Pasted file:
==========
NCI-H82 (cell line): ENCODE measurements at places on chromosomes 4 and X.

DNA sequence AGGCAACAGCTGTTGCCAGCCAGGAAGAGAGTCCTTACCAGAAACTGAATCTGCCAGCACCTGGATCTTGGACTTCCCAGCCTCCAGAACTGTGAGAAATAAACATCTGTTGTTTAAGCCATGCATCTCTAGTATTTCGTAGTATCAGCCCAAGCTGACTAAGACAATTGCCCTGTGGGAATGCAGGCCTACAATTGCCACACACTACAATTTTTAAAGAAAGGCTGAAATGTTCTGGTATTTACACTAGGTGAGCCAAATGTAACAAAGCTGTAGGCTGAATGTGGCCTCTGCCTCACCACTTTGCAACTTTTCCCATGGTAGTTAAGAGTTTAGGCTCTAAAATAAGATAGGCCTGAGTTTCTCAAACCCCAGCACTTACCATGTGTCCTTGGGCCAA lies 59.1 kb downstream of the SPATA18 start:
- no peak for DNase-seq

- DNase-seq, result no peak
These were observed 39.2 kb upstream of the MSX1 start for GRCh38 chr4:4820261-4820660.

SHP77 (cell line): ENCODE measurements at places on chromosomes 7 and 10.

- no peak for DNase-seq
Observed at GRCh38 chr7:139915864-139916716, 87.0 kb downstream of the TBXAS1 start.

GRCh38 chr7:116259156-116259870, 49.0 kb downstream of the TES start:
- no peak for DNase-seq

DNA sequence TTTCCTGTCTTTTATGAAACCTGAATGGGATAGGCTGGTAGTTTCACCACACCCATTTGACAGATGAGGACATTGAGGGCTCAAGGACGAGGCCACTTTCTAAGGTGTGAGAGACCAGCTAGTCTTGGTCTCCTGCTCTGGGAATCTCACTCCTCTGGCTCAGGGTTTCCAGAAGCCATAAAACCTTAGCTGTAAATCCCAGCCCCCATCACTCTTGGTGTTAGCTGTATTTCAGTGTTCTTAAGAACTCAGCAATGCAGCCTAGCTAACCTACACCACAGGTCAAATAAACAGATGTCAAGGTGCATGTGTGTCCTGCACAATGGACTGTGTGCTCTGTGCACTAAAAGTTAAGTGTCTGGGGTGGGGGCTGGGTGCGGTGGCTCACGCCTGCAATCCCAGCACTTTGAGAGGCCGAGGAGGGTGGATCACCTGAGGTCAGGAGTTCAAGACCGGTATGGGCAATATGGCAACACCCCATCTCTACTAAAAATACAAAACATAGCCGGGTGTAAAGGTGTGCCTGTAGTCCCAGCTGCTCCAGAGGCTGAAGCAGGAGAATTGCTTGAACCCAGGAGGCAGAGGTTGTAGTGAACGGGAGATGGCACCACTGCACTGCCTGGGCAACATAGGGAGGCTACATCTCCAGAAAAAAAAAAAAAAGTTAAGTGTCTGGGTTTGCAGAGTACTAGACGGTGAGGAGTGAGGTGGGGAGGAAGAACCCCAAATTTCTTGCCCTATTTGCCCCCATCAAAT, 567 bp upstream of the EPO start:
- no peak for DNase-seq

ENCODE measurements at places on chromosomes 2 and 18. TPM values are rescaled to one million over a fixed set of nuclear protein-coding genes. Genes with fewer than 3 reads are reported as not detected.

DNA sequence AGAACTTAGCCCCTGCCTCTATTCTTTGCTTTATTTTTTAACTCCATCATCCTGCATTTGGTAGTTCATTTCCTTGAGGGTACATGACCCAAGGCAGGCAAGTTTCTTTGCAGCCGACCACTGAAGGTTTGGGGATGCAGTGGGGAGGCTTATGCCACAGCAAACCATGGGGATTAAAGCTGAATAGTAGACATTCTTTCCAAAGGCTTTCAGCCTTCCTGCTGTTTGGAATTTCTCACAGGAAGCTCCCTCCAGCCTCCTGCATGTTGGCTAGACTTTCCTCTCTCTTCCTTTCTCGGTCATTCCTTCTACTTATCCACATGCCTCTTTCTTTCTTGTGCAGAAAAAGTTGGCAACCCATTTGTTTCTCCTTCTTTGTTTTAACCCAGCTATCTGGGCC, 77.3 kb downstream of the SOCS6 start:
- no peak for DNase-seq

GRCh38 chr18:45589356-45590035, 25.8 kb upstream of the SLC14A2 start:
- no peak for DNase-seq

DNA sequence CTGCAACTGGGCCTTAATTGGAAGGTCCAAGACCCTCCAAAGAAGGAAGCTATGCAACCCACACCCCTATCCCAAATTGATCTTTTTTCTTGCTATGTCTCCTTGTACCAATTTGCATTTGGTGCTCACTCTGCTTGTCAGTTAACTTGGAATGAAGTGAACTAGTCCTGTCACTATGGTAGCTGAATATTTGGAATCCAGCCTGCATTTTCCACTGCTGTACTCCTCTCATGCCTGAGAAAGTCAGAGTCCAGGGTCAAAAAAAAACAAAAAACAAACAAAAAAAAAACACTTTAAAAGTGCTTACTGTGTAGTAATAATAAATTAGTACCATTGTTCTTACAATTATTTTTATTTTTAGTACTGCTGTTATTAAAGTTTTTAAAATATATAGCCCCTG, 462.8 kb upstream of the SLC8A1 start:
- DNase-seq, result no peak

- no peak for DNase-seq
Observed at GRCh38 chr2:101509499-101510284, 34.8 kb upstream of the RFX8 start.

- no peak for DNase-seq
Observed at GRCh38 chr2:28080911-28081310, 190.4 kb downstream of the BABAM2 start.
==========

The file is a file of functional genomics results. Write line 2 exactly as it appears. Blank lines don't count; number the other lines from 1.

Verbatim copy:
DNA sequence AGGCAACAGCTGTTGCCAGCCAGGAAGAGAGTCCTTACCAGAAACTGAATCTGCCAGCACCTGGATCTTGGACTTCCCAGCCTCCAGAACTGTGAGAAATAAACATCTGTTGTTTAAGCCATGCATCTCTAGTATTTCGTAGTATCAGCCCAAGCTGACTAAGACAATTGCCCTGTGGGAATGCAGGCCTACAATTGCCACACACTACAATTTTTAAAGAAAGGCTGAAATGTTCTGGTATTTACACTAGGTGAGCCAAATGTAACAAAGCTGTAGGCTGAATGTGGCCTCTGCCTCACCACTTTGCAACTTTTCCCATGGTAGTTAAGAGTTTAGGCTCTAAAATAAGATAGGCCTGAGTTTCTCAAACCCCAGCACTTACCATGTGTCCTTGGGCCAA lies 59.1 kb downstream of the SPATA18 start: